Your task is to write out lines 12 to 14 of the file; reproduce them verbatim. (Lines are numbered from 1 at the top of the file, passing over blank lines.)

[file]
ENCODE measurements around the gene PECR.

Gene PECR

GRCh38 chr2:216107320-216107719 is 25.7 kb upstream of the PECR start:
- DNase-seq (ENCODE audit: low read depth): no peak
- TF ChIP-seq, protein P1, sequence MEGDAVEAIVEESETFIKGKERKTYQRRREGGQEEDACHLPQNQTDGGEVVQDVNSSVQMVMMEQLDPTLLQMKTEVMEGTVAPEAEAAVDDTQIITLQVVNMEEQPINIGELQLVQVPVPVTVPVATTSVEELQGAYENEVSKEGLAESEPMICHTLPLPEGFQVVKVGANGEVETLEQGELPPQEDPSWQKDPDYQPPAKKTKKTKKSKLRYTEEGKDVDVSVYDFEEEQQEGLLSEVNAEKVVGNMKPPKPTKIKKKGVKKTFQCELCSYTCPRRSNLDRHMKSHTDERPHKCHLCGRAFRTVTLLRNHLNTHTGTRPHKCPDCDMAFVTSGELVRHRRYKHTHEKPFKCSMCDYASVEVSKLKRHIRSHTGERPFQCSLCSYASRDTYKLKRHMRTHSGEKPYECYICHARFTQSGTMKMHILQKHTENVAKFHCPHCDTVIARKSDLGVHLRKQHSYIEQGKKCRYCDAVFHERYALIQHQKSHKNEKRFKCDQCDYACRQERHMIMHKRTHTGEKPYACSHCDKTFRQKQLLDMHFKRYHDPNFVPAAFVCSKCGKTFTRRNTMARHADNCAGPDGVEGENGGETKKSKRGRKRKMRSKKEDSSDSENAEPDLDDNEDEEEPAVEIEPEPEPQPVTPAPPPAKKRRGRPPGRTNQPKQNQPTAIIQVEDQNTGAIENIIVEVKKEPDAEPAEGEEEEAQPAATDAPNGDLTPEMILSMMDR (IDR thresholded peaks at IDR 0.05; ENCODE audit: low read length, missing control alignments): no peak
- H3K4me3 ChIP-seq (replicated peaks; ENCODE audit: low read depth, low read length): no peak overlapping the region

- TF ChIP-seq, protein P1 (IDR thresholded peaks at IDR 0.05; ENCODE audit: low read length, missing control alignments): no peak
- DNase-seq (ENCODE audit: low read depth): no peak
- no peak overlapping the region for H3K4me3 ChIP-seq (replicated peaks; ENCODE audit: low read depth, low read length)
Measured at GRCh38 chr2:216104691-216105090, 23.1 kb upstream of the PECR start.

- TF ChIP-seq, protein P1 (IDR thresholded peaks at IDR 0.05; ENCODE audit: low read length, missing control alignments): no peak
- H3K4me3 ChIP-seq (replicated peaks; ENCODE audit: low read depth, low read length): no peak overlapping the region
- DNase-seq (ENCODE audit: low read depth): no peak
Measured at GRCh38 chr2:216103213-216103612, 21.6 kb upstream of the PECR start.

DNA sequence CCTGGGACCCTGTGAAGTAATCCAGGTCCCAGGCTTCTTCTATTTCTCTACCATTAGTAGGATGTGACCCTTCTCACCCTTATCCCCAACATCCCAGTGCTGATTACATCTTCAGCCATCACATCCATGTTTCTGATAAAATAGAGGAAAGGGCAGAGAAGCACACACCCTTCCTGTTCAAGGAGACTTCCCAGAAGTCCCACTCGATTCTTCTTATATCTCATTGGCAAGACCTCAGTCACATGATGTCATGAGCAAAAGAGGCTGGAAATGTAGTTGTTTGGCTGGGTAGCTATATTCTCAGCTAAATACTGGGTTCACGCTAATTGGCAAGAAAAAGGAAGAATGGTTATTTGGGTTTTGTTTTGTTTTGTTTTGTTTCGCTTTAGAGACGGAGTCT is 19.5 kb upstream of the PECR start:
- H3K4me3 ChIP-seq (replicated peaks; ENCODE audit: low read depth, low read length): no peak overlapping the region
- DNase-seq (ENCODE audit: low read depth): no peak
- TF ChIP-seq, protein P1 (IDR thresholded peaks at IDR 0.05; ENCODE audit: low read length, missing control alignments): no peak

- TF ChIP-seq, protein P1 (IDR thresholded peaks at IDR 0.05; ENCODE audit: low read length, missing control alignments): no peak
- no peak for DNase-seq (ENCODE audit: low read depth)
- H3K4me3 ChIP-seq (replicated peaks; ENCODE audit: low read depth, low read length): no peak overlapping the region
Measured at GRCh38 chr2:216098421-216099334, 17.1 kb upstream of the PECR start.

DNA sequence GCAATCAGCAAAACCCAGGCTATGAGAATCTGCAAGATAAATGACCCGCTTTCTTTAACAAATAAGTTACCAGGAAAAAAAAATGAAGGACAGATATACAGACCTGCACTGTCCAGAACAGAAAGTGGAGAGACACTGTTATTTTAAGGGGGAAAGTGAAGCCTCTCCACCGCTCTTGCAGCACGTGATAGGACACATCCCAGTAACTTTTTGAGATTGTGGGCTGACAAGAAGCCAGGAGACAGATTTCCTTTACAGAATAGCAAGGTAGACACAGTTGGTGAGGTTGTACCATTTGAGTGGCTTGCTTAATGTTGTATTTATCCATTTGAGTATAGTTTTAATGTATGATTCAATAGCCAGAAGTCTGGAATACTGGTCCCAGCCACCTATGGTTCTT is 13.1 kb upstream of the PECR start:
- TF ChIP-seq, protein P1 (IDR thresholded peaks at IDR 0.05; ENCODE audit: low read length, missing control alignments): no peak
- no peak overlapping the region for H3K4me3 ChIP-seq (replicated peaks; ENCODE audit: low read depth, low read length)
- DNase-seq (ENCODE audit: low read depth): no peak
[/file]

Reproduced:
- H3K4me3 ChIP-seq (replicated peaks; ENCODE audit: low read depth, low read length): no peak overlapping the region
- DNase-seq (ENCODE audit: low read depth): no peak
Measured at GRCh38 chr2:216103213-216103612, 21.6 kb upstream of the PECR start.